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    3-wheelers.com e-interviews

    Jane Neil

    Jane Neil’s great uncle was Edward Butler, the chap who invented the “Butler Petrol Cycle” two years before Karl Benz invented his vehicle.

    3-wheelers.com

    I can appreciate that as a child being the great grand daughter of Edward Butler probably did not hold that more interest though I know that you have a number of photos and information now, so what was it that made you take an interest?

    Jane Neil

    Just to correct something here Edward Butler was my great uncle; my father’s uncle so I’m his great niece. You’re right when I was growing up I didn’t have much interest. However my aunt was the keeper of the family history and from time to time the subject of family would come up and out would come photos etc. Also Eric Butler, Edward’s son was still alive when I was a child and we’d visit him from time to time not that I remember any talk about cars but it was family and I did know who he was. An inventor in the family was a bit out of place as the rest of my family on the Butler side were farmers. When my aunt died I inherited a number of her things including the photos and various letters and diaries. I now have children of my own and as I don’t live in England anymore it’s been important for me to let my kids know their “British-ness” including family history.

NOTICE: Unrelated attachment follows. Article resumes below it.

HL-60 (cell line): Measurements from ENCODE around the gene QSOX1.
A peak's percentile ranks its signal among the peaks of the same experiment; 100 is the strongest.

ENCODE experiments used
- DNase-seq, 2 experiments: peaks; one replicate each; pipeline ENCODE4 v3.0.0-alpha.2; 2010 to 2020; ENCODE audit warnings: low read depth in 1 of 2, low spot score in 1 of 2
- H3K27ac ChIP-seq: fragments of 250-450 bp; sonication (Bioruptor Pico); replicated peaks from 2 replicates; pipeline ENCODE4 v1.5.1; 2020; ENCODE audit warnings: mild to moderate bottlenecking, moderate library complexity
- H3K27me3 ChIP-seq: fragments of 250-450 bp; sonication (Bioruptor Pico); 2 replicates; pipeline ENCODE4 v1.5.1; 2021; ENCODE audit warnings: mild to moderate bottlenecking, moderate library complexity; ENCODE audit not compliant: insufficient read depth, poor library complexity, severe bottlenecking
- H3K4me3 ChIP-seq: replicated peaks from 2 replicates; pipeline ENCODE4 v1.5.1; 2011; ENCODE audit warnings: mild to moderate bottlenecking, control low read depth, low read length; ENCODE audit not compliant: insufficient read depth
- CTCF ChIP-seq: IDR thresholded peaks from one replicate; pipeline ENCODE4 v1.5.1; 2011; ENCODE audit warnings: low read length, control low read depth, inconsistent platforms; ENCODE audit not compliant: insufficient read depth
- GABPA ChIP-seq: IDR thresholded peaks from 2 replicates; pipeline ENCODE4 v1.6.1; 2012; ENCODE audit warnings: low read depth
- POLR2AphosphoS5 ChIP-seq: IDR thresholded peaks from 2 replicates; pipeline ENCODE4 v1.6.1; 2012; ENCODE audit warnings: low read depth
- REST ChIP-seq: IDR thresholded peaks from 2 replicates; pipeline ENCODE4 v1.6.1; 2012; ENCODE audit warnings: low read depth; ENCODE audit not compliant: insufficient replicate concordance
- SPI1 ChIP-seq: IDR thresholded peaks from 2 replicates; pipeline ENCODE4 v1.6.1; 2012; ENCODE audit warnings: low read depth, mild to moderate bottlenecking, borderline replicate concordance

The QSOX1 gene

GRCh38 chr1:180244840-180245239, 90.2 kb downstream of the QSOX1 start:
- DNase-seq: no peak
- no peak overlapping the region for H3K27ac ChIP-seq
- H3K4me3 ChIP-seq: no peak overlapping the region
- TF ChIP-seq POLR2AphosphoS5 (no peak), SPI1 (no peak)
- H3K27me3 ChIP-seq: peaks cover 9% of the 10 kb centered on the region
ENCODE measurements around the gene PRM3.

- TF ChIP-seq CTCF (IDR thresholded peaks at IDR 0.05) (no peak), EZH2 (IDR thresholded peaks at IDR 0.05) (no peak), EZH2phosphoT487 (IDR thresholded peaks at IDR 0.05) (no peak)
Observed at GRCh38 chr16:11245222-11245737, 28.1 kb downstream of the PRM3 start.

3-wheelers.com

    It is said that Edward Butler exhibited plans for his 3-wheeler in 1884, two years before Karl Benz and yet Karl Benz is recognised as the inventor of the modern motor car. Who do you recognise as being the inventor?

    Jane Neil

    I was going to say it really doesn’t matter to me but that’s not quite true as I certainly use this “fact” as a conversation piece from time to time. The “fact” being that my great uncle invented the first British modern motor car and did so before Daimler and Benz. At the time of the invention Britain wasn’t ready for the car; the continent was and so the time was right for Benz. My aunt was a little bit more aggressive about this fact and would write off to any publication that mentioned the inventor of the modern motor car and put them right if they didn’t mention Edward Butler, which they usually didn’t.